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" (Rosser, et al., 1999) Furthermore, Rosser et al. (1999) relates that these changes are overwhelming for some students and "…can overtax their capacity to cope, thereby compromising academic and emotional functioning." Unfortunately, there remains a paucity of recent research, especially longitudinal studies, concerning the experiences of adolescents during their transition to high school. According to Isakson and Jarvis, "The amount of time spent in school serves not only to educate students, but also to shape their social world, contributing to overall development. Yet, changing schools represents a specific life transition that is acknowledged as a challenging and potentially stressful life event" (p. 1). In fact, that transition to high school represents a profound challenge for many young learners no matter what their primary school organization. For instance, Isakson and Jarvis note that, "Whether the eighth-grade year was spent in a kindergarten through eighth-grade school (Grades K-8), a middle school (Grades 6-8), or a junior high school (Grades 7-8), high school represents a different environment, replete with many new academic and social challenges. Yet, little longitudinal research exists on the adjustment of adolescents during the transition to high school" (p. 2).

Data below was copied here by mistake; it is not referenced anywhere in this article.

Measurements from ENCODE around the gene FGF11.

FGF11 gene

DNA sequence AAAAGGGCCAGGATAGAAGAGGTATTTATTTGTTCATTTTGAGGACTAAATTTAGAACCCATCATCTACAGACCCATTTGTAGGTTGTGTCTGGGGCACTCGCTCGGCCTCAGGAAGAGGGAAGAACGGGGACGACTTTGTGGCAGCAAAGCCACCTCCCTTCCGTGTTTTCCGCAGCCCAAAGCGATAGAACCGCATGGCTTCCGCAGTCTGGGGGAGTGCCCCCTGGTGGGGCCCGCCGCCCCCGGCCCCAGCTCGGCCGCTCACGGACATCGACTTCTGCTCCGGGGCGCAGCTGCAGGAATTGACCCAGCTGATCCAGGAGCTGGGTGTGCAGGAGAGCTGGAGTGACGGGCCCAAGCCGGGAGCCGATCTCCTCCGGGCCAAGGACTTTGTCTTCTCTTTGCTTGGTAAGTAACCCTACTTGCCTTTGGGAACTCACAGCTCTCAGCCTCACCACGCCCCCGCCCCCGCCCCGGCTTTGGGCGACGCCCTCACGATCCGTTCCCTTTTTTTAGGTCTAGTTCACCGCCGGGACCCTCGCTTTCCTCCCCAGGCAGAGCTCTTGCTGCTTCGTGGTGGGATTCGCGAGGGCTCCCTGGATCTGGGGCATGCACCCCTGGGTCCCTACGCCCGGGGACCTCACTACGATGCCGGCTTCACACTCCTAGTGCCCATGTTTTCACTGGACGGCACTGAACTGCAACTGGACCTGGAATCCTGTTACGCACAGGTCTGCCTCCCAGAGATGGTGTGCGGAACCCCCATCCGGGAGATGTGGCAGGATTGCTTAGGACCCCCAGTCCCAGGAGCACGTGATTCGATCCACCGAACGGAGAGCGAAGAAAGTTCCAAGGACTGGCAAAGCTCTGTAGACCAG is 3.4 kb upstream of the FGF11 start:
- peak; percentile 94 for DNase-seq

The limited amount of research concerning student transitions to high school has been primary restricted to young people entering junior high school; these studies have generally identified negative consequences such as decreases in self-esteem and participation in school activities, and increases in feelings of anonymity among students entering junior high school (Isakson and Jarvis). Likewise, negative correlations between number of life changes, including entering junior high, extra-curricular participation, self-esteem and grade point average (GPA) have been identified; however, still other studies have provided some positive views of the junior high transition, indicating that individual differences between adolescents and characteristics of the school may be important factors for successful student adjustment (Isakson and Jarvis). Even here, though, there are some fundamental limitations to the existing body of knowledge concerning the transition to high school, especially in the United States. According to these authors, the research that has been conducted over the past two decades or so regarding the transition to high school has also generally reported negative effects in terms of decreases in GPA, attendance, and extra-curricular participation (Isakson and Jarvis). In addition, they note that, "Anxiety concerning school procedures and the presence of older students, and initial transition problems in the larger high school were found, as well as decreased adjustment associated with life stress. However, much of this research was conducted in Australian schools or studied a limited number of adjustment variables" (Isakson and Jarvis, p. 2).